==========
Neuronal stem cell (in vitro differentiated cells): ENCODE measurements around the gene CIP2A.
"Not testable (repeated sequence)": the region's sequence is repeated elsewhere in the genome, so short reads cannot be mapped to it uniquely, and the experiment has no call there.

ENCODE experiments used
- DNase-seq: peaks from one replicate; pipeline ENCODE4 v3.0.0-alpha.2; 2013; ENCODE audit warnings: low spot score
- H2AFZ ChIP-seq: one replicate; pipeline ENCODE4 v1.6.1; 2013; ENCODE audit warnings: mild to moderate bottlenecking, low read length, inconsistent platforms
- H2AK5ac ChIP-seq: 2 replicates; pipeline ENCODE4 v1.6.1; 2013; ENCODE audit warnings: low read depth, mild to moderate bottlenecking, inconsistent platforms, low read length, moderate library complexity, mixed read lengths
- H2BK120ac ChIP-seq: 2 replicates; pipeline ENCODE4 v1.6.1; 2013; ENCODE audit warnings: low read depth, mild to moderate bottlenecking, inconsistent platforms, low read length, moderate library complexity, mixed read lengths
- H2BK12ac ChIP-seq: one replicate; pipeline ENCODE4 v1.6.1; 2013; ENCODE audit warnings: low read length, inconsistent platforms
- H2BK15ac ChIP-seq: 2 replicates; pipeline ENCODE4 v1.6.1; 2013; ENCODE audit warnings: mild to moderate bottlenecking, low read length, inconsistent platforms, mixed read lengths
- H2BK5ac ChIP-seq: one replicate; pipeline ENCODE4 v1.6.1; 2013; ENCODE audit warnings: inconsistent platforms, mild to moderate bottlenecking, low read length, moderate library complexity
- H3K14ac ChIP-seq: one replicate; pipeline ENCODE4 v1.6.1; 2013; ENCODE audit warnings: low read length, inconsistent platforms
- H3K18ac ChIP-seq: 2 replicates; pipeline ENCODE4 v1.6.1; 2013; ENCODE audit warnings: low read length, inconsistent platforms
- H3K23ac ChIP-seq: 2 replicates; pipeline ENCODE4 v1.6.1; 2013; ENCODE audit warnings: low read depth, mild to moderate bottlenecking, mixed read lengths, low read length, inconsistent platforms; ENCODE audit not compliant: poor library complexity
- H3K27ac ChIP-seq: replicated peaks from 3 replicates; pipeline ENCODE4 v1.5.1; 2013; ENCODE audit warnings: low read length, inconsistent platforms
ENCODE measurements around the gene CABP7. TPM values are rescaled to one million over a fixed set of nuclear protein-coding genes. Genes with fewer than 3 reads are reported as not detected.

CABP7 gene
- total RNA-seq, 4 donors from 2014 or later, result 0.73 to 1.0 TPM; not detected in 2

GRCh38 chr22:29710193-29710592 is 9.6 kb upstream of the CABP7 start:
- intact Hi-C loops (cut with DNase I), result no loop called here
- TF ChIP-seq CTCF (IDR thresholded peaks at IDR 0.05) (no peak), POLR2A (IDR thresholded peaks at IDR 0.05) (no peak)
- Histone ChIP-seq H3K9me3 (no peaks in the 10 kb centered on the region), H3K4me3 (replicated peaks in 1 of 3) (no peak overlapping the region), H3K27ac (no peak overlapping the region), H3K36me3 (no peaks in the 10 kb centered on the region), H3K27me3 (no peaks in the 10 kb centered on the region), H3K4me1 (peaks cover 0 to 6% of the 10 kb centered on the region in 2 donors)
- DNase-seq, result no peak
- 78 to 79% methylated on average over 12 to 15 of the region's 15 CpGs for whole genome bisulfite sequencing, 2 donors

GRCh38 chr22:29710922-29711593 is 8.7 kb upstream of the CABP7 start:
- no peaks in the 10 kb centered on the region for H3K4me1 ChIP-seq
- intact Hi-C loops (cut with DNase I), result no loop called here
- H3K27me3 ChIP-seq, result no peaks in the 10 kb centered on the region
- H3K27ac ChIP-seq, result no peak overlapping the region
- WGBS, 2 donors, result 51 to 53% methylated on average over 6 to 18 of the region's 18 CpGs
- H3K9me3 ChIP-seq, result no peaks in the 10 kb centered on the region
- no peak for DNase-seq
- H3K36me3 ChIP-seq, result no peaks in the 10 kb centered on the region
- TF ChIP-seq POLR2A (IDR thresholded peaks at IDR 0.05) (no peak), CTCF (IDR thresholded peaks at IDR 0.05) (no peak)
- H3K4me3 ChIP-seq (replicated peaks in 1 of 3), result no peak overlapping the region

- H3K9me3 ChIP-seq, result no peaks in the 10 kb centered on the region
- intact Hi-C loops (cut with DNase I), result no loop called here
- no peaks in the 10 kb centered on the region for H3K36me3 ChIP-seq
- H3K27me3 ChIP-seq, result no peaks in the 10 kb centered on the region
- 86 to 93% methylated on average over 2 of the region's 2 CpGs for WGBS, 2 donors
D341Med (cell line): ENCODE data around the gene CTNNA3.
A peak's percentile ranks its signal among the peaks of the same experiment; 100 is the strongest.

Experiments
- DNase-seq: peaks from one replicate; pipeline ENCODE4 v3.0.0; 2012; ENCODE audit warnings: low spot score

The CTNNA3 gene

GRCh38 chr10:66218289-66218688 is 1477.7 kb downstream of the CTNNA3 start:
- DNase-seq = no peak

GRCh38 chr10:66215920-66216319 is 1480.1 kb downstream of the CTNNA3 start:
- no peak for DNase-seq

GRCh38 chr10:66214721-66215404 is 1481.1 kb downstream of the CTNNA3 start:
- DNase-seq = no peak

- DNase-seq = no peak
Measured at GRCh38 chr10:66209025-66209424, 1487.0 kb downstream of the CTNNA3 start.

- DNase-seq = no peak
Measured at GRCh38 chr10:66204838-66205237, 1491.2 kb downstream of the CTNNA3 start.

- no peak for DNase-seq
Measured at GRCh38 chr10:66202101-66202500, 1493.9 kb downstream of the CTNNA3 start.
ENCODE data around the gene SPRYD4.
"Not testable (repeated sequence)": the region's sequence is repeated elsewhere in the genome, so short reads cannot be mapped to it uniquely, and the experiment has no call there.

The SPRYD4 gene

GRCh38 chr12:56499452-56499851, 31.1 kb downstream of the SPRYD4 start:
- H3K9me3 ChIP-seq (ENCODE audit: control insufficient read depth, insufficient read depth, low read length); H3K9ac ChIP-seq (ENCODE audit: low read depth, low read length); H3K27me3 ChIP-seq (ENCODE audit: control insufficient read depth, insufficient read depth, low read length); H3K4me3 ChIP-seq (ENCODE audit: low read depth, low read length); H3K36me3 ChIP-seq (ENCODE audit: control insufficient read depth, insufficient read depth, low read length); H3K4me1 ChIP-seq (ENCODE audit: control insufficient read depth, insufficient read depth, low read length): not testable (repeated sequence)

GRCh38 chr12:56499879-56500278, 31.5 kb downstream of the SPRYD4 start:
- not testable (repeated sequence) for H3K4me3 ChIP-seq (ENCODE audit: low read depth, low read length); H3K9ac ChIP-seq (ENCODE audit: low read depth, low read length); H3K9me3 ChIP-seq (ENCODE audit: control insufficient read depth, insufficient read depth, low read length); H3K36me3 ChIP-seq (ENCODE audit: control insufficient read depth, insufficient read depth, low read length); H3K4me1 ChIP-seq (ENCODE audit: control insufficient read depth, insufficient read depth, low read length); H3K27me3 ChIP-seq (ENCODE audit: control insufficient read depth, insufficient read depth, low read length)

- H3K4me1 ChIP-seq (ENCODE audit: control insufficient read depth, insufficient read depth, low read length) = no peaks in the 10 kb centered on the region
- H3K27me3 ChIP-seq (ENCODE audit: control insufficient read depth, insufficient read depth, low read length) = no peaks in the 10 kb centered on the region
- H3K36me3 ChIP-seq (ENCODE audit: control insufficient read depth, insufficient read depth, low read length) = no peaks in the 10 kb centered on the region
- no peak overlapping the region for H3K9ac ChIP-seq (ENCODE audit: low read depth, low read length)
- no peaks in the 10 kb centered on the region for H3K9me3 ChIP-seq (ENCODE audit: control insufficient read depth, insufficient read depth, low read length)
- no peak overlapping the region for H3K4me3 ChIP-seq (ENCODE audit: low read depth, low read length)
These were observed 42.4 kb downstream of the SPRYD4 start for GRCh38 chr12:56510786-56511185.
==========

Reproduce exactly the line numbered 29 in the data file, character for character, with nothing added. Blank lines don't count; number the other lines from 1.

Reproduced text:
- WGBS, 2 donors, result 51 to 53% methylated on average over 6 to 18 of the region's 18 CpGs